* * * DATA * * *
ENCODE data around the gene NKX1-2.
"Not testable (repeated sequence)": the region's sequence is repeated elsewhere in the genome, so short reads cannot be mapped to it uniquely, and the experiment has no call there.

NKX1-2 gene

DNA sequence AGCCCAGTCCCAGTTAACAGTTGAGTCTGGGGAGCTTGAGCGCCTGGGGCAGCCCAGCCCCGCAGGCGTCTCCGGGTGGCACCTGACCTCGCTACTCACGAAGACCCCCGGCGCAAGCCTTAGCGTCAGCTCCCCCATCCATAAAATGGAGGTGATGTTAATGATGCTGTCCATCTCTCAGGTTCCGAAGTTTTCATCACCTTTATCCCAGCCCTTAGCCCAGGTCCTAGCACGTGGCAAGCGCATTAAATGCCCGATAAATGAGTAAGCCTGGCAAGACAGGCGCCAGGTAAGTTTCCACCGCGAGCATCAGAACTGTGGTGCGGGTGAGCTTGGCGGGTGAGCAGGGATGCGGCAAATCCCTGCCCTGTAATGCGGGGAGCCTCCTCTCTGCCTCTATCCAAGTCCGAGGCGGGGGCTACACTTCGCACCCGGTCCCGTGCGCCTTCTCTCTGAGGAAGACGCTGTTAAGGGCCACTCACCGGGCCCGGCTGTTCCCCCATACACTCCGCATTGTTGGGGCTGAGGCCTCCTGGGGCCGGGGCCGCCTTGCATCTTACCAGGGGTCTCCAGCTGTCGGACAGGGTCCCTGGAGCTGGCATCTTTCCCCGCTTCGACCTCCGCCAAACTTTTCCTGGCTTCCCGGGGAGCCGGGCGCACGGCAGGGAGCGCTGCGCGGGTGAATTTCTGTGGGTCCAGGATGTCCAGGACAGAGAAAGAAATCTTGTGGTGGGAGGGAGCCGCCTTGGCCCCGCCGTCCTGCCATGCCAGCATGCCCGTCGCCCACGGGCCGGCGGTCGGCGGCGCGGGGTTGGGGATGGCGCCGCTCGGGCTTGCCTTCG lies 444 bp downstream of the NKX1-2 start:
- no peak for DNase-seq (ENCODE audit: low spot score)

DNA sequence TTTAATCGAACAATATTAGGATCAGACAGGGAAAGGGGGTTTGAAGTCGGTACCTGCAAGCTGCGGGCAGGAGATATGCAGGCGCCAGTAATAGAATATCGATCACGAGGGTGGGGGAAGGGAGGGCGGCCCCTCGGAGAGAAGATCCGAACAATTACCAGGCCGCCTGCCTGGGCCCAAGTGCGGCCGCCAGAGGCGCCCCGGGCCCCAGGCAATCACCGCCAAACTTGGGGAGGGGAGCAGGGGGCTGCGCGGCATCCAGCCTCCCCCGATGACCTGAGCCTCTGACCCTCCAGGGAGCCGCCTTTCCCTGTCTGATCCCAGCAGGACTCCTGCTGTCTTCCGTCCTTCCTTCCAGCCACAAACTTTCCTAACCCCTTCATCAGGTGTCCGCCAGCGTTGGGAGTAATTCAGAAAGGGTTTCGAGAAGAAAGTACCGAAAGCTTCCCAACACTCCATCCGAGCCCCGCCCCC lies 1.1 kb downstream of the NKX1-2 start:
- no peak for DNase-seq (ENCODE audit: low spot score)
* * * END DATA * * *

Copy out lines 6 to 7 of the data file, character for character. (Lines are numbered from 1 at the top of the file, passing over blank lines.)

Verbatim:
DNA sequence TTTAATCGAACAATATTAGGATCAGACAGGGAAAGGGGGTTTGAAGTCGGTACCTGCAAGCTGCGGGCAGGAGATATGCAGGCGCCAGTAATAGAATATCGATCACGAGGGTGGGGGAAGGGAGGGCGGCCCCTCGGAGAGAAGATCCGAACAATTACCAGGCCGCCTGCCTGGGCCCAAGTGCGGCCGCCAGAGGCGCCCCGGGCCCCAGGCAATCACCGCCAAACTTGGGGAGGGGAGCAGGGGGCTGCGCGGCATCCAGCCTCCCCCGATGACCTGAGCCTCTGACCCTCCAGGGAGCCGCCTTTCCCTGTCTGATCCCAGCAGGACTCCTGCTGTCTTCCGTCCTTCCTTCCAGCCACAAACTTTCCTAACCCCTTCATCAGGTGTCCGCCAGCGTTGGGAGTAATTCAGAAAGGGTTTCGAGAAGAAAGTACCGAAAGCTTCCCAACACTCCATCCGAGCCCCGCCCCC lies 1.1 kb downstream of the NKX1-2 start:
- no peak for DNase-seq (ENCODE audit: low spot score)